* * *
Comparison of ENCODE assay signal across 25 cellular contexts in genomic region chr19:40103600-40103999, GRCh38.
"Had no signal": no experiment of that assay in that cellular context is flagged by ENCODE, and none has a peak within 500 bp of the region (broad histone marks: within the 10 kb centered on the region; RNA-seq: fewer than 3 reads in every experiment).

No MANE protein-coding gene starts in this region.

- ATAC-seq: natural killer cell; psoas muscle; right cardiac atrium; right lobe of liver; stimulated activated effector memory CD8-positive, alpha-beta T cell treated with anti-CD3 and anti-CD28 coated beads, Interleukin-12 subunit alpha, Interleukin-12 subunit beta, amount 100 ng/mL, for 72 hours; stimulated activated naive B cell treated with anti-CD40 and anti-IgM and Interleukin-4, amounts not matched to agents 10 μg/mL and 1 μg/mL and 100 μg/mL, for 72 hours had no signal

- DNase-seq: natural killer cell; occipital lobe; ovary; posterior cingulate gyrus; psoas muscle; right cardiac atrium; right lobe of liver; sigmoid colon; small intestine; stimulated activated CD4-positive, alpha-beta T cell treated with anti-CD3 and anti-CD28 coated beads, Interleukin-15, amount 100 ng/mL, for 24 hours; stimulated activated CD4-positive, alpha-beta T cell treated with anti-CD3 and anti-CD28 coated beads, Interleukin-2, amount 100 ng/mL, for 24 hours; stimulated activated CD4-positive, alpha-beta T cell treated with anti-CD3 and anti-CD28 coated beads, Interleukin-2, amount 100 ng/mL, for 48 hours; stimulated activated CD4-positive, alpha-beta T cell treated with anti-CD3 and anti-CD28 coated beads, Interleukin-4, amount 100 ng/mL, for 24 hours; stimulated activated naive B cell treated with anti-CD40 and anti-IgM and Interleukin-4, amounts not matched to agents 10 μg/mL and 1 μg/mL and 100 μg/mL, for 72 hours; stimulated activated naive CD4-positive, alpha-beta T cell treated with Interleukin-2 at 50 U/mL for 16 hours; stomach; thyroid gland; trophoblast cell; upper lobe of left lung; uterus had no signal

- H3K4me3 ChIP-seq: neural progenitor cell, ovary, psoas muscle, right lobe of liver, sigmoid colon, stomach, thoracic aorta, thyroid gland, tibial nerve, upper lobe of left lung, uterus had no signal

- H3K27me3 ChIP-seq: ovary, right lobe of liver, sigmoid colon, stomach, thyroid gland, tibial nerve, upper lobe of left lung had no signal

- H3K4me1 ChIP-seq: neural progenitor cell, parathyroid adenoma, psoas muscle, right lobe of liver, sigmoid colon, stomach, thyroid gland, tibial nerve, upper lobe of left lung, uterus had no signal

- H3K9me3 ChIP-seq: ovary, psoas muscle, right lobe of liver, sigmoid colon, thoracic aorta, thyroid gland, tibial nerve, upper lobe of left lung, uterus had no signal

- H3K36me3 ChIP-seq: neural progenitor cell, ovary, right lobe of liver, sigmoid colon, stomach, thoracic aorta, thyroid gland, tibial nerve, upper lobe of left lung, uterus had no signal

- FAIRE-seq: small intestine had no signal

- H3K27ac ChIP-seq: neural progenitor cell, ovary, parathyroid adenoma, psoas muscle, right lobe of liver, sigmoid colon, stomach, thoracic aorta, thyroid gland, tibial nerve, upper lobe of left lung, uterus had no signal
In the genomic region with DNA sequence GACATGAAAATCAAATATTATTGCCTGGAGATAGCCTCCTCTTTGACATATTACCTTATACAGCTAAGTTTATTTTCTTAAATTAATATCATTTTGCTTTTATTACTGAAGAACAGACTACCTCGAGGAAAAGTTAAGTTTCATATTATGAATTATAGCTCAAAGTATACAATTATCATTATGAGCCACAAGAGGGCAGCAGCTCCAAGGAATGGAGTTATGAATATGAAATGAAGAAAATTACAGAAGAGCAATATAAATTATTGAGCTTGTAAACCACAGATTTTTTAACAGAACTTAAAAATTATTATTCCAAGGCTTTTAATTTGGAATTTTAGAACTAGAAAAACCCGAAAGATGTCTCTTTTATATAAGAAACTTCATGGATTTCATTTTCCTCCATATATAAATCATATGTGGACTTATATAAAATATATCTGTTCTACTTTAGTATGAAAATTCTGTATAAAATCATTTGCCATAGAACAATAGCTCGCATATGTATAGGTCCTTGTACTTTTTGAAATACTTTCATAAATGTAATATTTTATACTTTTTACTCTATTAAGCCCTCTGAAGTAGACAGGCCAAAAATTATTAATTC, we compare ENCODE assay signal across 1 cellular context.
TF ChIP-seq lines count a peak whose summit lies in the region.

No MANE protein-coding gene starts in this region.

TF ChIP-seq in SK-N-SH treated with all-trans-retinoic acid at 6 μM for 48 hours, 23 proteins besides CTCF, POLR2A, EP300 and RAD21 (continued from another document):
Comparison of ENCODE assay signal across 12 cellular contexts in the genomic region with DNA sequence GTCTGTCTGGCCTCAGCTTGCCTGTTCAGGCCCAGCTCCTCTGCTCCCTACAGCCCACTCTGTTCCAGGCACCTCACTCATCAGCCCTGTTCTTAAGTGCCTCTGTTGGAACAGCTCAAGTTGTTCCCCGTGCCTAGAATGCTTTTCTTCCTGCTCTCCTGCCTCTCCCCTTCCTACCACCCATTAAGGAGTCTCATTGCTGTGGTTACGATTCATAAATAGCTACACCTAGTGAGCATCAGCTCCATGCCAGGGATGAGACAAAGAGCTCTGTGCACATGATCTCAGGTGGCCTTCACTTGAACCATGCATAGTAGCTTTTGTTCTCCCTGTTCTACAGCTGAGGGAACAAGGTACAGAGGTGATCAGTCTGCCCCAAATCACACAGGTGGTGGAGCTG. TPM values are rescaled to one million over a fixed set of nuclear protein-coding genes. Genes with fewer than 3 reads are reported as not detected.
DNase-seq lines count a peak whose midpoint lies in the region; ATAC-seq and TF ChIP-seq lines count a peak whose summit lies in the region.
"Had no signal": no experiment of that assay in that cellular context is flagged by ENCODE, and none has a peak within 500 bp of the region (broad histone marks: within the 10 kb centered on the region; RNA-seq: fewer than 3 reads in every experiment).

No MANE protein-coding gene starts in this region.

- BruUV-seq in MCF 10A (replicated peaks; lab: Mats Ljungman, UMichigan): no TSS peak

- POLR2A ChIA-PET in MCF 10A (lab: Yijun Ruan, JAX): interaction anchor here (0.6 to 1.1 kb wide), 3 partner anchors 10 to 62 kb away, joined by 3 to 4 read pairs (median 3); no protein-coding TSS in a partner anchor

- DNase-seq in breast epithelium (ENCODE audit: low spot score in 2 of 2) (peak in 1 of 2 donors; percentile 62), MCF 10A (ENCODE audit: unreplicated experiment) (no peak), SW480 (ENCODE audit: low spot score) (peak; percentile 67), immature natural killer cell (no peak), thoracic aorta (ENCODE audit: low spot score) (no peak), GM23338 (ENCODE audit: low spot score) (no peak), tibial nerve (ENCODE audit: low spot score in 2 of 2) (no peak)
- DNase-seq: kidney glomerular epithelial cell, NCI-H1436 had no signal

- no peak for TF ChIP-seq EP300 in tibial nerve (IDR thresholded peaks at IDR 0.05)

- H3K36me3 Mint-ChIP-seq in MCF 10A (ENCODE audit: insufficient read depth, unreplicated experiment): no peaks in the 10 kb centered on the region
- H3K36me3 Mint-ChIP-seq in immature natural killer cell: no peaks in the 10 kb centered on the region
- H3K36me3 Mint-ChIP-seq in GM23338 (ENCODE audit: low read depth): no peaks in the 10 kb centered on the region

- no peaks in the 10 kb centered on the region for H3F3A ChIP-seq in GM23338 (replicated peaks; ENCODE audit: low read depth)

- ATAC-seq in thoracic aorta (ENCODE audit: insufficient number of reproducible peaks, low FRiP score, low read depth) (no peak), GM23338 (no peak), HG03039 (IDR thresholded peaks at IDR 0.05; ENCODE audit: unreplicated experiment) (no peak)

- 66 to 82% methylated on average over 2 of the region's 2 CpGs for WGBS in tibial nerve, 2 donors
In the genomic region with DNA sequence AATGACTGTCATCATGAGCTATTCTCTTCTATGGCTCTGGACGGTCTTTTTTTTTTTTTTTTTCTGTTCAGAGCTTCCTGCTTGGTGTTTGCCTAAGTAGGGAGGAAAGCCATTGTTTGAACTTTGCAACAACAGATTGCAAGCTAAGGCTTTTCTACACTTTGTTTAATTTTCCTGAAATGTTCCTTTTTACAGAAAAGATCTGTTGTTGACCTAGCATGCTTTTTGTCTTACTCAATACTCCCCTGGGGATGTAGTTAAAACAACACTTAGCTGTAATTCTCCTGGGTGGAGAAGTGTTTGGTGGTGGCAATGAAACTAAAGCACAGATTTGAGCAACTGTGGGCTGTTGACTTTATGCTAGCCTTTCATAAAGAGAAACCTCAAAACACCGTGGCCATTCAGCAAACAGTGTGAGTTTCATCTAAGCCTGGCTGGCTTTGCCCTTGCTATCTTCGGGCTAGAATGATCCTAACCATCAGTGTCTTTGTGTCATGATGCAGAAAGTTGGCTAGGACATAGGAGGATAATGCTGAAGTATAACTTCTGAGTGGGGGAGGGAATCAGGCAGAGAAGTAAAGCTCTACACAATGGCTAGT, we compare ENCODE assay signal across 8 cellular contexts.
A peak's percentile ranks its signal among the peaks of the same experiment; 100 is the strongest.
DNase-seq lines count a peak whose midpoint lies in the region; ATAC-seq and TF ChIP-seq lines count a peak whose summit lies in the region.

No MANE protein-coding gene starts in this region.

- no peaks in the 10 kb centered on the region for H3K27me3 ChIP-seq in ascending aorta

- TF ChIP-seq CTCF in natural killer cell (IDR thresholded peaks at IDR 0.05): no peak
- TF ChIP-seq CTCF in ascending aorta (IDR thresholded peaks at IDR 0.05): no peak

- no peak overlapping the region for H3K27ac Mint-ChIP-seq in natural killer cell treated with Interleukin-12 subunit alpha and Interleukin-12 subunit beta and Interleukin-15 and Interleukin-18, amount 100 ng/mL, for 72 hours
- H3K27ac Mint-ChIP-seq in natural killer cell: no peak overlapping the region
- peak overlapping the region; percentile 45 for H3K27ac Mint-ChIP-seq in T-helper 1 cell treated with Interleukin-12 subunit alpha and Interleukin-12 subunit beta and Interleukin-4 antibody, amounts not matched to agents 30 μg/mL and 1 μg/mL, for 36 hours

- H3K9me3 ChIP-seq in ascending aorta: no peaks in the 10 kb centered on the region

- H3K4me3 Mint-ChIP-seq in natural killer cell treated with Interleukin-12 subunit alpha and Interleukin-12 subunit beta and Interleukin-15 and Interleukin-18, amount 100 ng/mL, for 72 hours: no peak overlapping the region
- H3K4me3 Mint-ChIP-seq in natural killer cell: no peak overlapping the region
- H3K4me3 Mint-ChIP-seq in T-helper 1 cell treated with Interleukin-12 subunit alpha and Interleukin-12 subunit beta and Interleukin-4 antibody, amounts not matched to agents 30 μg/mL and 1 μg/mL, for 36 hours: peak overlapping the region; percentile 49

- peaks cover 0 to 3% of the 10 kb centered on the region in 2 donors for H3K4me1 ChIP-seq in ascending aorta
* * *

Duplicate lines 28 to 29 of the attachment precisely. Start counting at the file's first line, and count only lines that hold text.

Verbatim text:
- H3K36me3 Mint-ChIP-seq in GM23338 (ENCODE audit: low read depth): no peaks in the 10 kb centered on the region

- no peaks in the 10 kb centered on the region for H3F3A ChIP-seq in GM23338 (replicated peaks; ENCODE audit: low read depth)